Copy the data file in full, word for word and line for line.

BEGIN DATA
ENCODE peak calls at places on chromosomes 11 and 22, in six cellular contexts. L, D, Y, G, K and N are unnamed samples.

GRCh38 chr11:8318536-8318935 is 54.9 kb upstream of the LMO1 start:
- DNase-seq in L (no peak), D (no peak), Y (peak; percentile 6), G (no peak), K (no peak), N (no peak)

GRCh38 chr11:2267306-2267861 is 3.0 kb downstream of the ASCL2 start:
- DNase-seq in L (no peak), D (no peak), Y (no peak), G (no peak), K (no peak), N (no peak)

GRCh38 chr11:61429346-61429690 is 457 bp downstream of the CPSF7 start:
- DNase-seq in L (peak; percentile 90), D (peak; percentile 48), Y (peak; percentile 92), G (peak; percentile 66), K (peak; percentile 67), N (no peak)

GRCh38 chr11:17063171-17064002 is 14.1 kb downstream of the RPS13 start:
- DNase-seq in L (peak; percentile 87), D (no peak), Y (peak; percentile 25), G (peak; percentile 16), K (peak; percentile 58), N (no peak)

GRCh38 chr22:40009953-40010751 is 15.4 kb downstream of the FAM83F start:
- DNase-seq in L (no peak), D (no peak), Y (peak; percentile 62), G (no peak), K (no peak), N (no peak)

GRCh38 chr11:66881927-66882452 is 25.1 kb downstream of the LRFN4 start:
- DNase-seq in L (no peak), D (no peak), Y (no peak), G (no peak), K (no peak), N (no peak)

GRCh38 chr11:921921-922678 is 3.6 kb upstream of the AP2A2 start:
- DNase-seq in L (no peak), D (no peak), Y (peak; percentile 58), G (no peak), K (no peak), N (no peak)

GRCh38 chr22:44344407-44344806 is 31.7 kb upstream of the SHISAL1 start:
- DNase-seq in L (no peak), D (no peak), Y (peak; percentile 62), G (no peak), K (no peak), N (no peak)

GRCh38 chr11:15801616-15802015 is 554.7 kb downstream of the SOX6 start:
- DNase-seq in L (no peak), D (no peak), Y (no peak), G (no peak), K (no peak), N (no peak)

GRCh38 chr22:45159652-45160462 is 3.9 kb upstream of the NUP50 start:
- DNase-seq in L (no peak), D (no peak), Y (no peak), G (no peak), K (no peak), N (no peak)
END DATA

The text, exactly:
ENCODE peak calls at places on chromosomes 11 and 22, in six cellular contexts. L, D, Y, G, K and N are unnamed samples.

GRCh38 chr11:8318536-8318935 is 54.9 kb upstream of the LMO1 start:
- DNase-seq in L (no peak), D (no peak), Y (peak; percentile 6), G (no peak), K (no peak), N (no peak)

GRCh38 chr11:2267306-2267861 is 3.0 kb downstream of the ASCL2 start:
- DNase-seq in L (no peak), D (no peak), Y (no peak), G (no peak), K (no peak), N (no peak)

GRCh38 chr11:61429346-61429690 is 457 bp downstream of the CPSF7 start:
- DNase-seq in L (peak; percentile 90), D (peak; percentile 48), Y (peak; percentile 92), G (peak; percentile 66), K (peak; percentile 67), N (no peak)

GRCh38 chr11:17063171-17064002 is 14.1 kb downstream of the RPS13 start:
- DNase-seq in L (peak; percentile 87), D (no peak), Y (peak; percentile 25), G (peak; percentile 16), K (peak; percentile 58), N (no peak)

GRCh38 chr22:40009953-40010751 is 15.4 kb downstream of the FAM83F start:
- DNase-seq in L (no peak), D (no peak), Y (peak; percentile 62), G (no peak), K (no peak), N (no peak)

GRCh38 chr11:66881927-66882452 is 25.1 kb downstream of the LRFN4 start:
- DNase-seq in L (no peak), D (no peak), Y (no peak), G (no peak), K (no peak), N (no peak)

GRCh38 chr11:921921-922678 is 3.6 kb upstream of the AP2A2 start:
- DNase-seq in L (no peak), D (no peak), Y (peak; percentile 58), G (no peak), K (no peak), N (no peak)

GRCh38 chr22:44344407-44344806 is 31.7 kb upstream of the SHISAL1 start:
- DNase-seq in L (no peak), D (no peak), Y (peak; percentile 62), G (no peak), K (no peak), N (no peak)

GRCh38 chr11:15801616-15802015 is 554.7 kb downstream of the SOX6 start:
- DNase-seq in L (no peak), D (no peak), Y (no peak), G (no peak), K (no peak), N (no peak)

GRCh38 chr22:45159652-45160462 is 3.9 kb upstream of the NUP50 start:
- DNase-seq in L (no peak), D (no peak), Y (no peak), G (no peak), K (no peak), N (no peak)